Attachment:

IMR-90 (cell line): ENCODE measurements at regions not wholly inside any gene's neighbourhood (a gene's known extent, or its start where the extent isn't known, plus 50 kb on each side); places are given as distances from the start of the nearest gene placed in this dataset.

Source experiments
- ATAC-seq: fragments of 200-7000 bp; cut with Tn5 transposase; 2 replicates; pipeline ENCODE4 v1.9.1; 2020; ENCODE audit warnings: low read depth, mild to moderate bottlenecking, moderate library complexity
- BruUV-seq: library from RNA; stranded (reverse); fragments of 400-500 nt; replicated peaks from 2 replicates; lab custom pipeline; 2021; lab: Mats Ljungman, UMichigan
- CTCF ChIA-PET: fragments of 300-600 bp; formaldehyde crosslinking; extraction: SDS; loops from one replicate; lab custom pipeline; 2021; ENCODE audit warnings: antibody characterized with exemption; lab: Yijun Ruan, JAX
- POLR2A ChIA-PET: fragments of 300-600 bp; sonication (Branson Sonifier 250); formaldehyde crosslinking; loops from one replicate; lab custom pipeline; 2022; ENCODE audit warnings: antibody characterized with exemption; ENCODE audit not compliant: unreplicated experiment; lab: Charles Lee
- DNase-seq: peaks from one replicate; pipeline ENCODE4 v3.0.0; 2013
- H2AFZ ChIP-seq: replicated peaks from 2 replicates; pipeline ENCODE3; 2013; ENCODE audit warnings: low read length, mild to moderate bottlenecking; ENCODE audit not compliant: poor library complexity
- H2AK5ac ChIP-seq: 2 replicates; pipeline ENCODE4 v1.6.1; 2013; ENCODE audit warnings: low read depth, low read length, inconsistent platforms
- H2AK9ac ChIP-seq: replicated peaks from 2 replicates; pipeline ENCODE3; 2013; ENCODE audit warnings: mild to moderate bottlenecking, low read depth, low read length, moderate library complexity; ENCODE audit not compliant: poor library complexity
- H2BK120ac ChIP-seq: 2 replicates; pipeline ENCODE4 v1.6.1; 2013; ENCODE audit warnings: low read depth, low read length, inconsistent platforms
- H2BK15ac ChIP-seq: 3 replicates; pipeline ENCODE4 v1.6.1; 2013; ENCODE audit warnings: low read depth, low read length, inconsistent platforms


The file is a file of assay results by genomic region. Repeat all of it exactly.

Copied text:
IMR-90 (cell line): ENCODE measurements at regions not wholly inside any gene's neighbourhood (a gene's known extent, or its start where the extent isn't known, plus 50 kb on each side); places are given as distances from the start of the nearest gene placed in this dataset.

Source experiments
- ATAC-seq: fragments of 200-7000 bp; cut with Tn5 transposase; 2 replicates; pipeline ENCODE4 v1.9.1; 2020; ENCODE audit warnings: low read depth, mild to moderate bottlenecking, moderate library complexity
- BruUV-seq: library from RNA; stranded (reverse); fragments of 400-500 nt; replicated peaks from 2 replicates; lab custom pipeline; 2021; lab: Mats Ljungman, UMichigan
- CTCF ChIA-PET: fragments of 300-600 bp; formaldehyde crosslinking; extraction: SDS; loops from one replicate; lab custom pipeline; 2021; ENCODE audit warnings: antibody characterized with exemption; lab: Yijun Ruan, JAX
- POLR2A ChIA-PET: fragments of 300-600 bp; sonication (Branson Sonifier 250); formaldehyde crosslinking; loops from one replicate; lab custom pipeline; 2022; ENCODE audit warnings: antibody characterized with exemption; ENCODE audit not compliant: unreplicated experiment; lab: Charles Lee
- DNase-seq: peaks from one replicate; pipeline ENCODE4 v3.0.0; 2013
- H2AFZ ChIP-seq: replicated peaks from 2 replicates; pipeline ENCODE3; 2013; ENCODE audit warnings: low read length, mild to moderate bottlenecking; ENCODE audit not compliant: poor library complexity
- H2AK5ac ChIP-seq: 2 replicates; pipeline ENCODE4 v1.6.1; 2013; ENCODE audit warnings: low read depth, low read length, inconsistent platforms
- H2AK9ac ChIP-seq: replicated peaks from 2 replicates; pipeline ENCODE3; 2013; ENCODE audit warnings: mild to moderate bottlenecking, low read depth, low read length, moderate library complexity; ENCODE audit not compliant: poor library complexity
- H2BK120ac ChIP-seq: 2 replicates; pipeline ENCODE4 v1.6.1; 2013; ENCODE audit warnings: low read depth, low read length, inconsistent platforms
- H2BK15ac ChIP-seq: 3 replicates; pipeline ENCODE4 v1.6.1; 2013; ENCODE audit warnings: low read depth, low read length, inconsistent platforms